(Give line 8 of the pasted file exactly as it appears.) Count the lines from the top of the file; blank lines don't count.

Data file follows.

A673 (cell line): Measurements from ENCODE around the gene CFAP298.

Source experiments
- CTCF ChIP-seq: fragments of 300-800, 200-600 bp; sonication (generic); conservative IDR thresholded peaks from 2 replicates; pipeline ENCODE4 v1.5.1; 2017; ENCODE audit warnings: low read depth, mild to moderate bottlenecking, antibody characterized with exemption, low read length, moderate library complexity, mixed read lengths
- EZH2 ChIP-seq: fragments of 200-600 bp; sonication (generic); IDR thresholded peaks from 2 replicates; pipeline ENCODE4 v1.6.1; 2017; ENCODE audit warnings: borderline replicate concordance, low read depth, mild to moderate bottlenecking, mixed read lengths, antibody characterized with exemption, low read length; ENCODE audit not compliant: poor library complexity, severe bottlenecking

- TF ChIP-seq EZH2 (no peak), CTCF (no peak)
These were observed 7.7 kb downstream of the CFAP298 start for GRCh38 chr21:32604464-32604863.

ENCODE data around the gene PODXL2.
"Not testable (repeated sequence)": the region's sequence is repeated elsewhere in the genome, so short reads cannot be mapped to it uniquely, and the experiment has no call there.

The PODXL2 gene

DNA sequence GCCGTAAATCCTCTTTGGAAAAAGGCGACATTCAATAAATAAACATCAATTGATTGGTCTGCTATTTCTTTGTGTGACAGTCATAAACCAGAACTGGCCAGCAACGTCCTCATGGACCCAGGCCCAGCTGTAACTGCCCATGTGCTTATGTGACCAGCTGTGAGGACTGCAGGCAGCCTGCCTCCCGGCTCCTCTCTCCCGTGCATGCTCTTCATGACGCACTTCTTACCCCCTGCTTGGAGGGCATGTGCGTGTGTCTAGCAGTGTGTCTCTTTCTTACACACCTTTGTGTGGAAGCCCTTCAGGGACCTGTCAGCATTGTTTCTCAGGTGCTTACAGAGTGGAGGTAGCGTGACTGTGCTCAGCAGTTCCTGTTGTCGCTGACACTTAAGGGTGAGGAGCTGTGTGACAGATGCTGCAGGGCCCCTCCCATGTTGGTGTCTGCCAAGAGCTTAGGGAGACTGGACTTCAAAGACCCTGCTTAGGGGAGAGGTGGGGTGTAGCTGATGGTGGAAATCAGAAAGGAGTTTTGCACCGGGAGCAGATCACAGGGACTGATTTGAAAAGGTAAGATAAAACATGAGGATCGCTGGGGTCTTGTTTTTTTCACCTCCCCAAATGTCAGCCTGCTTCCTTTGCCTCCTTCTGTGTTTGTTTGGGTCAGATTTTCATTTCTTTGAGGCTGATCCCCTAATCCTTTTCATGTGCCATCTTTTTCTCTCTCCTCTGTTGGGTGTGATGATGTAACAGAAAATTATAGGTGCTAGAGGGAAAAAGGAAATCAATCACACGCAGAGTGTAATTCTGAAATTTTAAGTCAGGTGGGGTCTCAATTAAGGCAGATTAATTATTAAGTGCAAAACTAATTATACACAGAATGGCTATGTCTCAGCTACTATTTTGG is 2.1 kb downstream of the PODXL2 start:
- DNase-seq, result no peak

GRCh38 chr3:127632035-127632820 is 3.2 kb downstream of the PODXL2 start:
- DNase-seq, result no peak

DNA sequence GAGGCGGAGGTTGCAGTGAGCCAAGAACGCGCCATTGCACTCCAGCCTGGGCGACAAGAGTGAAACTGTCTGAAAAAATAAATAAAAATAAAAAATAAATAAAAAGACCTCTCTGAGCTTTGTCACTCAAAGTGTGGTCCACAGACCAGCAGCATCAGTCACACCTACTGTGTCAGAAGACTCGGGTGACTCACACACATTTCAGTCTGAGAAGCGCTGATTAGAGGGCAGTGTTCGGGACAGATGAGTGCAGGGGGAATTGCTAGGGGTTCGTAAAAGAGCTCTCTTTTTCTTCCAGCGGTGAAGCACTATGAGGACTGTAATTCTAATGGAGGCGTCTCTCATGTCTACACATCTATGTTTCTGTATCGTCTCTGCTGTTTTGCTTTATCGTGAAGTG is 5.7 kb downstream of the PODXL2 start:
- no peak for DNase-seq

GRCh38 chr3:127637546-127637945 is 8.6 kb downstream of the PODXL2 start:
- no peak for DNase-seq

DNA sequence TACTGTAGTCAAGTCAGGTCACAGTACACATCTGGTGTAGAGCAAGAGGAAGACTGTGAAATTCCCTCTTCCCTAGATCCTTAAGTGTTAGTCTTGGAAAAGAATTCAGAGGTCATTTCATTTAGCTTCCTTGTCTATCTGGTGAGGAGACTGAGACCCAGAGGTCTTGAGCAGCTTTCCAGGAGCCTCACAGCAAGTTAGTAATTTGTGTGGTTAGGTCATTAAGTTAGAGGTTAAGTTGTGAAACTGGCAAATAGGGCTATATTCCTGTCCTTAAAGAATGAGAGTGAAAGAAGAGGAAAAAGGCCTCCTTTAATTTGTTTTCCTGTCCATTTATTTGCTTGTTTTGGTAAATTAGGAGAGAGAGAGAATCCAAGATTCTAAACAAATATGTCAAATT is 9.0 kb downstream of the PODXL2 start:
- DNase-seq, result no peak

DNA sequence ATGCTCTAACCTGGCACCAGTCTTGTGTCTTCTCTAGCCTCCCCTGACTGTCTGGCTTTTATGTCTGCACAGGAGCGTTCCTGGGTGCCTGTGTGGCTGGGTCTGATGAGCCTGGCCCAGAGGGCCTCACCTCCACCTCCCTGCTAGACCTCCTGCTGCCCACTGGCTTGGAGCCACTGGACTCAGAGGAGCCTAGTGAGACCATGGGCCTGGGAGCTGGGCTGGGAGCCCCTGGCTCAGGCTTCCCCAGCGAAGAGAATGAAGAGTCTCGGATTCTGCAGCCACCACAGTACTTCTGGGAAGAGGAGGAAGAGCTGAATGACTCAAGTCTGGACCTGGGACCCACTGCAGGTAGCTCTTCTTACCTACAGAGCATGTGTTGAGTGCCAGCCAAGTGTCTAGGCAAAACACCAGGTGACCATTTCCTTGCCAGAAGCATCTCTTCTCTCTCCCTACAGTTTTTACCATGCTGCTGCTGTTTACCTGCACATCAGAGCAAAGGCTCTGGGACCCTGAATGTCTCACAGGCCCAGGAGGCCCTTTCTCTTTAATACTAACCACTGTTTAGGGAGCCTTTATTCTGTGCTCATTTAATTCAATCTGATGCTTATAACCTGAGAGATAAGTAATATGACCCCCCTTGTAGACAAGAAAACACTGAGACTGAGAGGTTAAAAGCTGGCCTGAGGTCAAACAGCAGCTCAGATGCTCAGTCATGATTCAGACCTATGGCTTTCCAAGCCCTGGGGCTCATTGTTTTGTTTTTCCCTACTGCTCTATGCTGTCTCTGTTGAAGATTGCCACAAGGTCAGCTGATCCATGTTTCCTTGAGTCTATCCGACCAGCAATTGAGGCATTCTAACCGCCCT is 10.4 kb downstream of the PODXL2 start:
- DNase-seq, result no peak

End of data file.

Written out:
"Not testable (repeated sequence)": the region's sequence is repeated elsewhere in the genome, so short reads cannot be mapped to it uniquely, and the experiment has no call there.